The Write Life

TWSSFU

It is close to 9:30 PM. I scramble, tucking kids into their beds, stowing leftover food from the evening’s get-together and changing into something comfortable before I rush to the study. I boot the laptop up and connect to my university login page. The next three hours fly past as a group of us take apart each submission, highlight what works well in the narrative, which passages are impactful and eventually turn our attention to constructive criticism. As I sign off a little past midnight, my eyes burn. I power down and lean back in my chair to savor the moment before I head to bed. Each time I write, I focus on what can be better. It is only now that I realize that what works well is as important a lesson as what needs work. When I hear comments that state that my narrative is engaging or that my writing is vivid, I makes me happy. It makes me want to absorb the constructive criticism and morph it into something good.

It has been a couple of months since I started on my yearlong writing program. The first few weeks were about getting to know each other and then we warmed up to the recommended reading, and the weekly discussions. Each week builds on the one prior and I often feel like I am scrambling to keep up. I work on my first submission, a five-page beginning to my fictional piece. I see a glimmer of promise. Yet, as I sit to write, all ideas seem to evaporate. All that remains is the ghost of the story I want to tease out.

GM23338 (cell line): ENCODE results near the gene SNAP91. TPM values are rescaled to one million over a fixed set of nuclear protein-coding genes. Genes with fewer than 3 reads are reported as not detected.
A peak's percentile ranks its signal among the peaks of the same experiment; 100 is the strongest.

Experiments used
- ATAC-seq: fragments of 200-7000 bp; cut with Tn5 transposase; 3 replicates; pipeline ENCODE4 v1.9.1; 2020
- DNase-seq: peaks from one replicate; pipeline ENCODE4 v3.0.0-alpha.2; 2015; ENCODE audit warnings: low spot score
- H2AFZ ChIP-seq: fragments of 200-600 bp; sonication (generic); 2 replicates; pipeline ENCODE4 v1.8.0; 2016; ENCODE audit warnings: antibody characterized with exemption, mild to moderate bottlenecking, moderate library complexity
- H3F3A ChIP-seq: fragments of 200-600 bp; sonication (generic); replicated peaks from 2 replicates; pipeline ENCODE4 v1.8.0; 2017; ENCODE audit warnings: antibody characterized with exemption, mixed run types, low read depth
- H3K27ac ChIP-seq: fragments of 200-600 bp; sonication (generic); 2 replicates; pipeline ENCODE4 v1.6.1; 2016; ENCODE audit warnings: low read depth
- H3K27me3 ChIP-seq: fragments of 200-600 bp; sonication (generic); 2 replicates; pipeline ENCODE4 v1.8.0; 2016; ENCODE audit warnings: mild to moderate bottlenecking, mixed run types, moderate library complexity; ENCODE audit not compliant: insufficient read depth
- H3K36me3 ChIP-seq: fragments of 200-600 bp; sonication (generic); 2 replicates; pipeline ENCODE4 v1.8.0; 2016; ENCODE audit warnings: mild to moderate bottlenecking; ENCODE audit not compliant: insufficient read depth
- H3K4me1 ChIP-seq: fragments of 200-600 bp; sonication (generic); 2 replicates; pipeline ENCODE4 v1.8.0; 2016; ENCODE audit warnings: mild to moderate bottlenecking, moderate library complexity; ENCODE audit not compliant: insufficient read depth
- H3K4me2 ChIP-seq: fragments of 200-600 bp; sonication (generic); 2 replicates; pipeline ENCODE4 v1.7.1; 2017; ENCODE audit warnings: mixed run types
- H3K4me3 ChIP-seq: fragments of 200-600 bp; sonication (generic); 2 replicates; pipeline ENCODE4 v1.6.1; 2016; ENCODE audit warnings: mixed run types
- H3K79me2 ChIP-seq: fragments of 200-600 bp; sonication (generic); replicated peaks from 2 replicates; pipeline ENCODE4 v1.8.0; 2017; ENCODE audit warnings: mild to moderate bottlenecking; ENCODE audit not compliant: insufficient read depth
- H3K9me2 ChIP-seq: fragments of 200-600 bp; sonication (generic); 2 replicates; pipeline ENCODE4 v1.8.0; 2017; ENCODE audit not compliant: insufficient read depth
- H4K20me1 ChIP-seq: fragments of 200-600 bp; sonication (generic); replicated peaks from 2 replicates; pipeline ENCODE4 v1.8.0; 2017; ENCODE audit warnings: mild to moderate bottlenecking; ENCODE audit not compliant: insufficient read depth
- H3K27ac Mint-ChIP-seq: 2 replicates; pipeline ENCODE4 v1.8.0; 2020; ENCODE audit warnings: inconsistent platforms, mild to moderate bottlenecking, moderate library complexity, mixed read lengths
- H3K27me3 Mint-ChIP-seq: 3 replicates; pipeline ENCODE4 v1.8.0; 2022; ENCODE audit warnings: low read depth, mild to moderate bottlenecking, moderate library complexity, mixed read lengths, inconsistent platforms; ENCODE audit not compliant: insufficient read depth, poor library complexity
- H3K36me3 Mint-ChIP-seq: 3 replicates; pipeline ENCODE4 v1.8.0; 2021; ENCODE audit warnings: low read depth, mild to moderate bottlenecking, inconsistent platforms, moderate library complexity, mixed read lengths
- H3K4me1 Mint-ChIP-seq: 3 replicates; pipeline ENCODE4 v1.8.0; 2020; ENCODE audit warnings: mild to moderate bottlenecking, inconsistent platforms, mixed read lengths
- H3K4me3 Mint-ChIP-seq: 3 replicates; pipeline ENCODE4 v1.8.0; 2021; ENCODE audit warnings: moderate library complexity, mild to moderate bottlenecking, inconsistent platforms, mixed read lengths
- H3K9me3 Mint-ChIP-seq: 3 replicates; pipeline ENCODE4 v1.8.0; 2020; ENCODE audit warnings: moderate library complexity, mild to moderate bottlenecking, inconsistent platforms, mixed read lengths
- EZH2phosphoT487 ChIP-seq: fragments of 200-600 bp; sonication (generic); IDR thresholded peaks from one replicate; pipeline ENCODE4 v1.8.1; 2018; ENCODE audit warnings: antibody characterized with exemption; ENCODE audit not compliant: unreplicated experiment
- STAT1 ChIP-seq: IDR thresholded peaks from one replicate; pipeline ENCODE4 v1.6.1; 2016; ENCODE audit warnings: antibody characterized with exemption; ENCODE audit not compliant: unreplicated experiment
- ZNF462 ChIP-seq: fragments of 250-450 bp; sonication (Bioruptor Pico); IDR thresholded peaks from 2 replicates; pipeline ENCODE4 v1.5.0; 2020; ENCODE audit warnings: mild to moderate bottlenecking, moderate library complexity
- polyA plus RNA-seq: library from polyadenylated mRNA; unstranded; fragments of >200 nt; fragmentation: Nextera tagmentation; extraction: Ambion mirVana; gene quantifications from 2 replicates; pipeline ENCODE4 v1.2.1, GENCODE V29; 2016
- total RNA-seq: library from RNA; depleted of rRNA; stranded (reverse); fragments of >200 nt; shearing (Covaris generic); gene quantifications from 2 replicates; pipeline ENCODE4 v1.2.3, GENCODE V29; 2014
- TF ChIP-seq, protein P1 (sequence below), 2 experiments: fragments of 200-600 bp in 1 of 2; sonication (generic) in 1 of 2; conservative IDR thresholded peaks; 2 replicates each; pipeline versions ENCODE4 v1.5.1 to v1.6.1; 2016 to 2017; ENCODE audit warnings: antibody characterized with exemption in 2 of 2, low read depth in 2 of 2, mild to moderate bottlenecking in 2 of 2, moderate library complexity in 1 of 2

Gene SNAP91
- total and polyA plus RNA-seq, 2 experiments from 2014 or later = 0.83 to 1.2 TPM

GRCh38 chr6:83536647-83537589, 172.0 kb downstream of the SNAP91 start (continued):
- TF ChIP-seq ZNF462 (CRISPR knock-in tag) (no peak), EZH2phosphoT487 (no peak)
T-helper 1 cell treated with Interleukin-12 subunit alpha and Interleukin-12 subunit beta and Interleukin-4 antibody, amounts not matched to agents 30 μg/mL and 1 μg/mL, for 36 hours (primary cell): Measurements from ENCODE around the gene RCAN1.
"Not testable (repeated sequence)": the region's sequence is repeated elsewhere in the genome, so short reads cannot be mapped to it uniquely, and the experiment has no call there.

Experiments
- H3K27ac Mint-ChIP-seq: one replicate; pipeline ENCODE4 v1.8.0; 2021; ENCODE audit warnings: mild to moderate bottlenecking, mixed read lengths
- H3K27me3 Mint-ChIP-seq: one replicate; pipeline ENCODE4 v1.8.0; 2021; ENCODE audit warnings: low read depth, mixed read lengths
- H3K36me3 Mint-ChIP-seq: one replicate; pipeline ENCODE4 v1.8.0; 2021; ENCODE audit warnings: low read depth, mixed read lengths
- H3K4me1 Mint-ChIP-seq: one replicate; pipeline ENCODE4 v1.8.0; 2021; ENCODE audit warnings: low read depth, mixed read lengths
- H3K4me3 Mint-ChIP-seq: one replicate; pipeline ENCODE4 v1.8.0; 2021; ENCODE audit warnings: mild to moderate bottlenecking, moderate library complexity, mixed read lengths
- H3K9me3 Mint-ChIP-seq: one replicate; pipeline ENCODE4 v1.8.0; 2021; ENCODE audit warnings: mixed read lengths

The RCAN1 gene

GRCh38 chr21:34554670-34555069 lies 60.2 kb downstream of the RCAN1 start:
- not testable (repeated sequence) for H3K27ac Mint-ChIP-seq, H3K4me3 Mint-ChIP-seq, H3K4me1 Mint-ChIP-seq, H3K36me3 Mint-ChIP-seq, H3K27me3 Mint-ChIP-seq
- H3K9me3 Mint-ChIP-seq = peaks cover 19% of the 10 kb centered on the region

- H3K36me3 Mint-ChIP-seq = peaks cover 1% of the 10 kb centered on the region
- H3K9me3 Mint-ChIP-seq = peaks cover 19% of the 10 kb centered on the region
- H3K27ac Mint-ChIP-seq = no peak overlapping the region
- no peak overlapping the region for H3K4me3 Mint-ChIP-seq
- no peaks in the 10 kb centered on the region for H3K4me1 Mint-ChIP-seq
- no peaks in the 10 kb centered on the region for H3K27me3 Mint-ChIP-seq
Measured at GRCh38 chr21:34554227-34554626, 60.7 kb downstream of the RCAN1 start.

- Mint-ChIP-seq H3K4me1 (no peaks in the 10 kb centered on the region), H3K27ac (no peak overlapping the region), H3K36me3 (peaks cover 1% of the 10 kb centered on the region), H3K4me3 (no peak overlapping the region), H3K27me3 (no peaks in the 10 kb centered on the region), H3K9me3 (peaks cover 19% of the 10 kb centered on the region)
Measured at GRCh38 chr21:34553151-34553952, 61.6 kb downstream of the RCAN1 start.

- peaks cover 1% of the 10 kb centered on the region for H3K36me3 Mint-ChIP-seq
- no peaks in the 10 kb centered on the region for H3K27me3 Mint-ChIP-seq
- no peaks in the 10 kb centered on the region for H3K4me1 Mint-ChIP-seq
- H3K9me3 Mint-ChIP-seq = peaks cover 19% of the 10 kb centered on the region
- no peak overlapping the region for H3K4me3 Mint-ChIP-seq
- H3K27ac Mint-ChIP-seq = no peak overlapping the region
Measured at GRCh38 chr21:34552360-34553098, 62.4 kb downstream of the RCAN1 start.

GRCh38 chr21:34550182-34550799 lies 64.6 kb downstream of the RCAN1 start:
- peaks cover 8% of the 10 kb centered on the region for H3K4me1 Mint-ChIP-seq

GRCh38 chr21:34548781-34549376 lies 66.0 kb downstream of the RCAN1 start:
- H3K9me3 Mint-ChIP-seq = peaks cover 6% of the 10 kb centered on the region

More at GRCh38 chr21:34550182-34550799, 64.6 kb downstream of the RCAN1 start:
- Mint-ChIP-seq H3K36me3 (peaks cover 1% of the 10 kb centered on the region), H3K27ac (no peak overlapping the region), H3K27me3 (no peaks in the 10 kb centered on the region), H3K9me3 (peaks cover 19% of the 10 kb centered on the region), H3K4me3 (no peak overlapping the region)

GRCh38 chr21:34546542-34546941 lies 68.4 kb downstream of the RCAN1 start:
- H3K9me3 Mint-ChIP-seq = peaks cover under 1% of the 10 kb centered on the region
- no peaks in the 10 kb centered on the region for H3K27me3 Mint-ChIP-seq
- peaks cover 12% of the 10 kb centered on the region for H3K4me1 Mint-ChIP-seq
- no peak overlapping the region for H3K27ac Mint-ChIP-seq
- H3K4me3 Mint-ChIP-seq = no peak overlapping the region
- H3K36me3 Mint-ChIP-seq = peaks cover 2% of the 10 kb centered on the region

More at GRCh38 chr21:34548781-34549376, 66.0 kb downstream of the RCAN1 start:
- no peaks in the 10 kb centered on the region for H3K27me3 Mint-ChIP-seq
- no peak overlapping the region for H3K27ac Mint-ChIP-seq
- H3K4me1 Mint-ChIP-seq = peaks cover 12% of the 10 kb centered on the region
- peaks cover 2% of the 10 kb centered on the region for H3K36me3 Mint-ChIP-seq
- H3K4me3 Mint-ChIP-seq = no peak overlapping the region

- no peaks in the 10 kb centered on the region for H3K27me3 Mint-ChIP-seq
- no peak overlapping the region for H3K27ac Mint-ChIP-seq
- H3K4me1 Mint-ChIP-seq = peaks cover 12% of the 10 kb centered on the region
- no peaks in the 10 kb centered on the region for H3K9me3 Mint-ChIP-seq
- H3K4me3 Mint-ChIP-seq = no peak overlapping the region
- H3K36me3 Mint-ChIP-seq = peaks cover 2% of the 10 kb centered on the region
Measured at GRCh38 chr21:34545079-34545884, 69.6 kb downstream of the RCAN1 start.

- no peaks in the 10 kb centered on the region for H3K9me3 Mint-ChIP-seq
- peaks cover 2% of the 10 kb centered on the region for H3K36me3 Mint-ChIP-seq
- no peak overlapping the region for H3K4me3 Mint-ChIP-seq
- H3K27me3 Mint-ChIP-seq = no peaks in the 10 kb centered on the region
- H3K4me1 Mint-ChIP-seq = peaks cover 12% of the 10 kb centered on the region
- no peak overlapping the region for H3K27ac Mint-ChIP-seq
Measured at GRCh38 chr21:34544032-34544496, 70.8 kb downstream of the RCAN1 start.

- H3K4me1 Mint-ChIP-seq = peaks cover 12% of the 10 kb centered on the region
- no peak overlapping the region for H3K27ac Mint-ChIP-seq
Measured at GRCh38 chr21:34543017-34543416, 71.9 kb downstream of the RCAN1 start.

I try free-writing.I try heuristics. I avoid thinking about the story. I lay awake and think of the characters, the settings and what I want to say. I toss and turn as dreams intrude into my real life and I wake, not sure where the lines blurred.

I tell myself I will do better with deadlines. I sign up for NaNoWriMo. A day later, I am overcome with misgivings. I play around in Scrivener. I look up how many pages make a chapter and how many chapters are in a typical 400 page novel. I am excited. I am terrified. I have no clue what I have signed myself up for.

Somewhere in the tumultuous state of my mind, I find pockets of calm. “You are doing this for yourself. You are doing this because you want to.” I repeat to myself till I feel zen.

The truth is, there is no one holding a sword over my head. There are no clamoring fans or agents lined up to read what I write. This is a journey I have embarked on purely because I want to. I only hope at the end of the year I will have written something I feel proud of.

4 comments

  1. Laksh you could have been writing about me! Why is it that a fabulous idea and plot go up in smoke the moment you turn your laptop on? And no told me how much work mapping out a story takes!
    I really admire your ability to do it with three kids! I have one and I am struggling.
    Best of luck with the writing.
    Binu

    • Thank you Binu! Like everything else writing becomes difficult when you have to play to an audience. Also, hobby vs vocation makes a difference.

  2. Lovely writing Laksh! Beautiful flow of words. I agree with you that one writes best for oneself! Catering to audiences makes one conscious, jarring the free play of words and thoughts!

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